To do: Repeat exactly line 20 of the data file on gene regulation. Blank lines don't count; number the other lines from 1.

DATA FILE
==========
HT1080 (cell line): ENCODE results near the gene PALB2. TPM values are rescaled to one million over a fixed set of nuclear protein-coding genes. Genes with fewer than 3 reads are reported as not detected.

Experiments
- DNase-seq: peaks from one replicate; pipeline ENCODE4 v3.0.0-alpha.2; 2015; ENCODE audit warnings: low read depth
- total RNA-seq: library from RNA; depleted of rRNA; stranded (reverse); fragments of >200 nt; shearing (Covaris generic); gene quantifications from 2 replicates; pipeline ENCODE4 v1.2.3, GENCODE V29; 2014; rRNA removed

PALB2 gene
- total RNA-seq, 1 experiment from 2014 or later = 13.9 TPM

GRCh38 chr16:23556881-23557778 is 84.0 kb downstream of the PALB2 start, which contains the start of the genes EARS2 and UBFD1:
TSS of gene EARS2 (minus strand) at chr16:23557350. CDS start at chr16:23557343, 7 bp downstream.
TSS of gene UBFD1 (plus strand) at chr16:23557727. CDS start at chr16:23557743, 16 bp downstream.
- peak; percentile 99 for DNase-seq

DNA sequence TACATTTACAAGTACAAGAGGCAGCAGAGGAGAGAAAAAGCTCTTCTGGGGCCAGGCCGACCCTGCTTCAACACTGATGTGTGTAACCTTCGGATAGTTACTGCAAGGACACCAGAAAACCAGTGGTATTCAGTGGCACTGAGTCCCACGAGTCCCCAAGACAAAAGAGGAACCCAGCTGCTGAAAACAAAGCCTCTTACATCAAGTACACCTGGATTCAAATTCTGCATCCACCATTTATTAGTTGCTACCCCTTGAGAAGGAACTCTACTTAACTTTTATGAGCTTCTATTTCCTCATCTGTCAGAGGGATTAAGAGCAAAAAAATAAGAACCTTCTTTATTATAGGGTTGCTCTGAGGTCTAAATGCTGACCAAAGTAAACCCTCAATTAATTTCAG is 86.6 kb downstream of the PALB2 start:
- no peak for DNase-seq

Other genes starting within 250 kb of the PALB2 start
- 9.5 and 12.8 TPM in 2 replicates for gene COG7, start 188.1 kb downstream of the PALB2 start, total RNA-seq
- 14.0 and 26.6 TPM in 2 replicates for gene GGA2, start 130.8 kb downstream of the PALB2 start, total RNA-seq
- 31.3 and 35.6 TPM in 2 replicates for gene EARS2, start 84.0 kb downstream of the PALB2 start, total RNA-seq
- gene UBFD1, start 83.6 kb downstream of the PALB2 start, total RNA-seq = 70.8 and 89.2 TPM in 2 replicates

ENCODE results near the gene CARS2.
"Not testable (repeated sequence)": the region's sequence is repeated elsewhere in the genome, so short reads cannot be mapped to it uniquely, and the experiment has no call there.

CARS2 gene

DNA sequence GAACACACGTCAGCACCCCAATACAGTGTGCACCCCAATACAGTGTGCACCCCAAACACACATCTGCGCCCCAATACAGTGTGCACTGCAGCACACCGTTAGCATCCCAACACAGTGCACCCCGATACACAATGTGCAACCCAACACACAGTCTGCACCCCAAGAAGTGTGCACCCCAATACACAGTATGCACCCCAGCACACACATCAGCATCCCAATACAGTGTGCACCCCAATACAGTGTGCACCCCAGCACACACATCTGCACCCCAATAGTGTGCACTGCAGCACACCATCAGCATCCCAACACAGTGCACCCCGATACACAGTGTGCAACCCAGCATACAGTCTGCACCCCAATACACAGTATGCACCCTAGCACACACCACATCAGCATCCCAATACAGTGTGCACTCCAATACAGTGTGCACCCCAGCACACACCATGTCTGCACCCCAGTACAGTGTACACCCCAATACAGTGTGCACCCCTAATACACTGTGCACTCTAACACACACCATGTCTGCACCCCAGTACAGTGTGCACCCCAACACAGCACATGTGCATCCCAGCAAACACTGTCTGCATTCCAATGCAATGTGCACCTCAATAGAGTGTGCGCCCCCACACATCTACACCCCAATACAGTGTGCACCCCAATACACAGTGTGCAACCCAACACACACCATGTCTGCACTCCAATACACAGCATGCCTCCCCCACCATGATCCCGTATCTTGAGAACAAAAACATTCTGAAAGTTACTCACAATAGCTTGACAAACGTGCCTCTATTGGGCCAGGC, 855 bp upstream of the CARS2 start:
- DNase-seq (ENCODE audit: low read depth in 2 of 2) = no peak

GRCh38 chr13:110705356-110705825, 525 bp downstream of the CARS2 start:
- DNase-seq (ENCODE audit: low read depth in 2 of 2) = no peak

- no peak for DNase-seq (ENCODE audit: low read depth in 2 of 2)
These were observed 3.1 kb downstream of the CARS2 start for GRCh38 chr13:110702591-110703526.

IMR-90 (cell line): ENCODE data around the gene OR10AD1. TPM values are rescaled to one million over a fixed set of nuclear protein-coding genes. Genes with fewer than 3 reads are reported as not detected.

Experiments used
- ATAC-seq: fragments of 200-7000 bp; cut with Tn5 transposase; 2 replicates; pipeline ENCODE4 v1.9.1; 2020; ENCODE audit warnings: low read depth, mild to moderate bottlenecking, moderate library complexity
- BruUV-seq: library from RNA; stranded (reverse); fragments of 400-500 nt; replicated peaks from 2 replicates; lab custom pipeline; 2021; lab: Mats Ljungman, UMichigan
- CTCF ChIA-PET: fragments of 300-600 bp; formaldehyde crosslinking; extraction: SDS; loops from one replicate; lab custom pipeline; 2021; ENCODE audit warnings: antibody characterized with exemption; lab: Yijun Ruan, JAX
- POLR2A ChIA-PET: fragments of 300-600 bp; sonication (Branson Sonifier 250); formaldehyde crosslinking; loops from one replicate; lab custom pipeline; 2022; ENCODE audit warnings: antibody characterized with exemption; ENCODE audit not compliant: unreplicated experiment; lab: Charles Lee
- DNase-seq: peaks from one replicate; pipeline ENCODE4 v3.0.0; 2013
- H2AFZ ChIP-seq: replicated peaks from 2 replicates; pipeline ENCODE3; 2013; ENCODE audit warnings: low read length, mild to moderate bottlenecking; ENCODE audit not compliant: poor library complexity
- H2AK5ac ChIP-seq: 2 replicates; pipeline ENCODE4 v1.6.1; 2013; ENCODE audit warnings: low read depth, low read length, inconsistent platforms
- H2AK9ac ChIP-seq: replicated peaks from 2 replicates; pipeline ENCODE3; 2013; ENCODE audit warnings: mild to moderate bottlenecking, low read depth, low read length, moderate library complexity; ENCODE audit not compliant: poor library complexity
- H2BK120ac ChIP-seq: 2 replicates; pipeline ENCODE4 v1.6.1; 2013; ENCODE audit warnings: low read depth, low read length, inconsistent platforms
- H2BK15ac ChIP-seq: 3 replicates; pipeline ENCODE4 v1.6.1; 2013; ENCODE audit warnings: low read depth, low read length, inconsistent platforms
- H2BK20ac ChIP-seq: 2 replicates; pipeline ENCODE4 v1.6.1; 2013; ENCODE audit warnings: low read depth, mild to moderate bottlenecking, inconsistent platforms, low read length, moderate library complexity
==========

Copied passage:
CARS2 gene